All your favourite soccer stars

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The match between Mexico and Portugal in 1997 will go down in infamy. Played in Springfield, in the USA, to a crowd unused to the beautiful game, the game was abandoned early due to rioting. This is a particular tragedy as it was a showcase for some great talents, many of whose careers have fallen into history. This article will focus on five of them.


Hector Arriaga, Mexico

A tall, left-footed forward, Arriaga was something of a veteran by the time of the Portugal match. Able to play out wide or up front, he was a popular figure at his hometown club Chivas, and earned the attention of Spanish club Real Valladolid in the late 1980s. After a decent couple of seasons, there he moved to Valencia, but couldn’t replicate his form. After a few loan spells – in the latter of which he was a bystander in the VA-OM affair, he spent a couple more years in Ligue 1 with Montpelier before returning to Chivas. He ended his career in the US, and having had a loan spell in San Diego earlier in his career, became one of only three players to play in both the NASL and the MLS, along with his compatriot Hugo Sanchez and Roy Wegerle.

A regular in the Mexican national team, he made a couple of substitute appearances at USA ’94, but ended his national career after being cut from the final squad for the 1998 World Cup.

Born: December 21, 1965, Guadalajara, Mexico
Position: Striker
Club career
1984→ San Diego Sockers (loan)125
1987-1989Real Valladolid6423
1990-1991→ Real Valladolid (loan)257
1992→ Albacete (loan)40
1992-1993→ Valenciennes (loan)307
1995-1999Chivas108 35
1999-2000LA Galaxy3011
2001Colorado Rapids175
International career
1983-1985Mexico U20137

Sebastian Arriaga (Arriaga II), Mexico

Known as Arriaga II to differentiate him from Hector (no relation), Sebastian Arriaga was, at the time, a promising defender, able to play at right-back or in the centre. He was one of Mexico’s better players at the 1998 World Cup, and subsequently joined Monaco, winning a Ligue 1 title in 2000. After five years in the principality, he earned a move to Barcelona, but had the misfortune to join the club while they were in turmoil, and by the time they won the Champions League in 2006, he was on loan to Marseille. He then went back to Monaco, before, with a neat symmetry, rejoining his first club, Monterrey.

Arriaga II
Born: March 28, 1976, Mexico City, Mexico
Position: Right-back
Club career
2005-2006→ Marseille (loan)330
International career
1994-1996Mexico U2090

Barriaga Alves de Souza, Portugal

A classic number 9, Barriaga made his name at Porto in the early 1990s, before teaming up with Gazza at Lazio. After a couple of respectable seasons in Rome, he fell out of favour, returning to Portugal for four years at Sporting. When his contract expired, he was on the verge of completing Portugal’s Big Three, but perhaps wisely decided against it, returning to Italy instead. His spell at Udinese was not a success, and he joined Middlesbrough on loan for the second half of the season, where he became a cult figure, mostly coming off the bench.

Usually in the pecking order behind the likes of Domingos and Joao Pinto, Barriaga did not earn as many caps as may be expected. His poor form at Lazio caused him to miss out on Portugal’s only tournament of his international career, Euro 96.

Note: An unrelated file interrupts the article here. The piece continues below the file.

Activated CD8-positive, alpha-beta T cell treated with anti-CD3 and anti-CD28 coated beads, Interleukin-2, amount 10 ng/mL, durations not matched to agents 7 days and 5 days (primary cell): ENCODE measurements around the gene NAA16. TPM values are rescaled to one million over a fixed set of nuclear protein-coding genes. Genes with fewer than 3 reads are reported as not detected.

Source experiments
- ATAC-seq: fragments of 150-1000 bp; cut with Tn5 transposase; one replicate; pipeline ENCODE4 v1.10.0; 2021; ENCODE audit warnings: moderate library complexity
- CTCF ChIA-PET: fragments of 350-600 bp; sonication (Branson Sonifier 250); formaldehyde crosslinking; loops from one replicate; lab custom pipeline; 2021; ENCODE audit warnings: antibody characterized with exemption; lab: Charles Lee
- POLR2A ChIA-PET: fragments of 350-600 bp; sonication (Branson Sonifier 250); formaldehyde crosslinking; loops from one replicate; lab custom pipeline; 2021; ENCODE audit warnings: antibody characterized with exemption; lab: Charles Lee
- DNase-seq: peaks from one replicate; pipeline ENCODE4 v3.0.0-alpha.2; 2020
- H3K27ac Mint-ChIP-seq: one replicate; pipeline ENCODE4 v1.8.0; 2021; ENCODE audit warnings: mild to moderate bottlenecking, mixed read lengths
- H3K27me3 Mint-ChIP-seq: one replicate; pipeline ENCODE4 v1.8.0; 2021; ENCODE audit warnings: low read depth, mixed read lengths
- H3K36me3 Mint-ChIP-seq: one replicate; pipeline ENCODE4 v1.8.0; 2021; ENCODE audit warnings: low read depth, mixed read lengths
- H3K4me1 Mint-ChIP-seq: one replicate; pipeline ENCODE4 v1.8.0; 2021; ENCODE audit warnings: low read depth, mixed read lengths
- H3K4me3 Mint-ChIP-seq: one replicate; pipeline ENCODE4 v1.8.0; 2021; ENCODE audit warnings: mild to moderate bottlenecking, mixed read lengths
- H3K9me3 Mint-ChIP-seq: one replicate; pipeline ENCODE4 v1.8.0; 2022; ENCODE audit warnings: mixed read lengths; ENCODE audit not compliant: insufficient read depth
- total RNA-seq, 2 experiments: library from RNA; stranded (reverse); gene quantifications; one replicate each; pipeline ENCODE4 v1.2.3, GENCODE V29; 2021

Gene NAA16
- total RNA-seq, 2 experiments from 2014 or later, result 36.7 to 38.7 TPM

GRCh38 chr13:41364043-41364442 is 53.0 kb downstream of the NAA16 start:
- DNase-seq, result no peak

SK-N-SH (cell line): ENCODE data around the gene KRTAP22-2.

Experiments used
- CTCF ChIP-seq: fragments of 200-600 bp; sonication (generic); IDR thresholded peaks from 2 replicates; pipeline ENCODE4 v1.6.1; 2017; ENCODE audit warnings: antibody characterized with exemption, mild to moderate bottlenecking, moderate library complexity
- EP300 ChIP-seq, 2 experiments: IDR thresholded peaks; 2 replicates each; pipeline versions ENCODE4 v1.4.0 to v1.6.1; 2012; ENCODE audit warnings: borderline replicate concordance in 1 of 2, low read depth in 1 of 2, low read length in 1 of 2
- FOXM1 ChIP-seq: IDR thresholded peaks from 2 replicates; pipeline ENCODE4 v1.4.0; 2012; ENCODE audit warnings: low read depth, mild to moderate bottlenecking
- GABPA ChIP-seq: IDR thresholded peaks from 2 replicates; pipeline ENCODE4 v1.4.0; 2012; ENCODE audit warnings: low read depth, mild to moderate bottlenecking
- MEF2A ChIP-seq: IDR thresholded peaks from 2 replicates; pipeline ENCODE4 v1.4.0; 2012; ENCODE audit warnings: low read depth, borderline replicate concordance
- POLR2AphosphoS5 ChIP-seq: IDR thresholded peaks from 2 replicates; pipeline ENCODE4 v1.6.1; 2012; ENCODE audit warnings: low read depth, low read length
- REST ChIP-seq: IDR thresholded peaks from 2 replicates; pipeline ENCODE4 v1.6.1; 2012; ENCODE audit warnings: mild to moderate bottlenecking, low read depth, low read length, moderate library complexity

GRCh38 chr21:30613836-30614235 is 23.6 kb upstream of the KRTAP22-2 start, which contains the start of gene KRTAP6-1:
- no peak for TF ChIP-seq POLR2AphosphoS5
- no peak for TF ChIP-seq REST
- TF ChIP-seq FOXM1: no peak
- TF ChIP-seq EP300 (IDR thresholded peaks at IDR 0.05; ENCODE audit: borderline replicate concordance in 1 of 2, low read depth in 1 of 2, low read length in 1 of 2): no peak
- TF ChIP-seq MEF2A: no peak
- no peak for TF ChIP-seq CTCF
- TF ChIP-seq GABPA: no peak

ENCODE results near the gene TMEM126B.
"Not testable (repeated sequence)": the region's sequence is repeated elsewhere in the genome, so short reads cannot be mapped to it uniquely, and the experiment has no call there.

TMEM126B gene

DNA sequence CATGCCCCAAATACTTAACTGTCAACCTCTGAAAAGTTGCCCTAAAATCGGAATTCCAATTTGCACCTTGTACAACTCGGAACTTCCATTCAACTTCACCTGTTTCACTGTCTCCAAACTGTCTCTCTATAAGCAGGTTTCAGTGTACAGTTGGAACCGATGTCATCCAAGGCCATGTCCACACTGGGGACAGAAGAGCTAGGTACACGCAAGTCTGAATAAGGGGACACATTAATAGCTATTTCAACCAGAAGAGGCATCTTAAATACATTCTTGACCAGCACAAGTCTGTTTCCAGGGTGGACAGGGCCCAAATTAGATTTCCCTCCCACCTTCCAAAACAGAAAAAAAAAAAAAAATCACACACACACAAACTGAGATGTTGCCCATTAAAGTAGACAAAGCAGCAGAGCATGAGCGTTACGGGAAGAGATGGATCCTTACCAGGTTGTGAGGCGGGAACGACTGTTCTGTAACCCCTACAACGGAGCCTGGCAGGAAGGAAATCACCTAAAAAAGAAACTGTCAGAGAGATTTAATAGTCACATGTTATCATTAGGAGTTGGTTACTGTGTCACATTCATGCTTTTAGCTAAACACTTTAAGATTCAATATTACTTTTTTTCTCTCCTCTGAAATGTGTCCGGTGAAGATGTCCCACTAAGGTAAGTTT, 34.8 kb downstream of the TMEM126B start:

Born: October 17, 1967, Braga, Portugal
Position: Striker
Club career
1987-1993FC Porto12877
1988→ Santa Clara (loan)1311
2001→ Middlesbrough (loan)112
International career
1986-1989Portugal U21178

José Aruglia, Mexico

In the late 1990s, Aruglia was the big star of Mexican football, famed for his flair and trickery, particularly a move which involved him trapping an incoming pass between his knees. After the 1998 World Cup, he joined Real Madrid, where he was christened “the new Hugo Sanchez”, but failed to live up to that. A number of loans followed, the last of which, with Benfica, was turned into a permanent move. He was to fall out of favour in Lisbon, though, and ended the season helping Sam Allardyce’s Bolton avoid relegation. There was talk of him staying in the Premier League, but he chose instead to give Spain another try, with three solid years at Celta Vigo. Spells in MLS and back in Mexico followed before he ended his career in 2013

Born: April 18 1977, Mexico City, Mexico
Position: Striker
Club career
1998-2002Real Madrid121
1999-2000→ Real Betis (loan)286
2000-2001→ Olympiacos (loan)2819
2001-2002→ Benfica (loan)2711
2004→ Bolton Wanderers (loan)123
2004-2007Celta Vigo10029
2007-2009LA Galaxy6134
International career
1996-1997Mexico U2064

José Eduardo Pizzoza, Portugal

Brazil-born defensive midfielder Pizzoza joined Benfica in the late 1980s, and was a vital part of the team that reached two European Cup finals, He joined Torino in 1991, where he reached – and lost – another final, this time the UEFA Cup, but Italian football didn’t suit him, and so he returned to the Stadium of Light. He remained at Benfica through the fallow 1990s, before ending his career in the J-League.

Consistently overlooked by Brazil, Pizzoza was naturalised by Portugal in 1991, and was a fixture at the base of their midfield throughout the decade, playing four matches Euro 96.

Born: January 18, 1963, Belo Horizonte, Brazil
Position: Midfielder
Club career
1998-2000Shimizu S-Pulse403
International career

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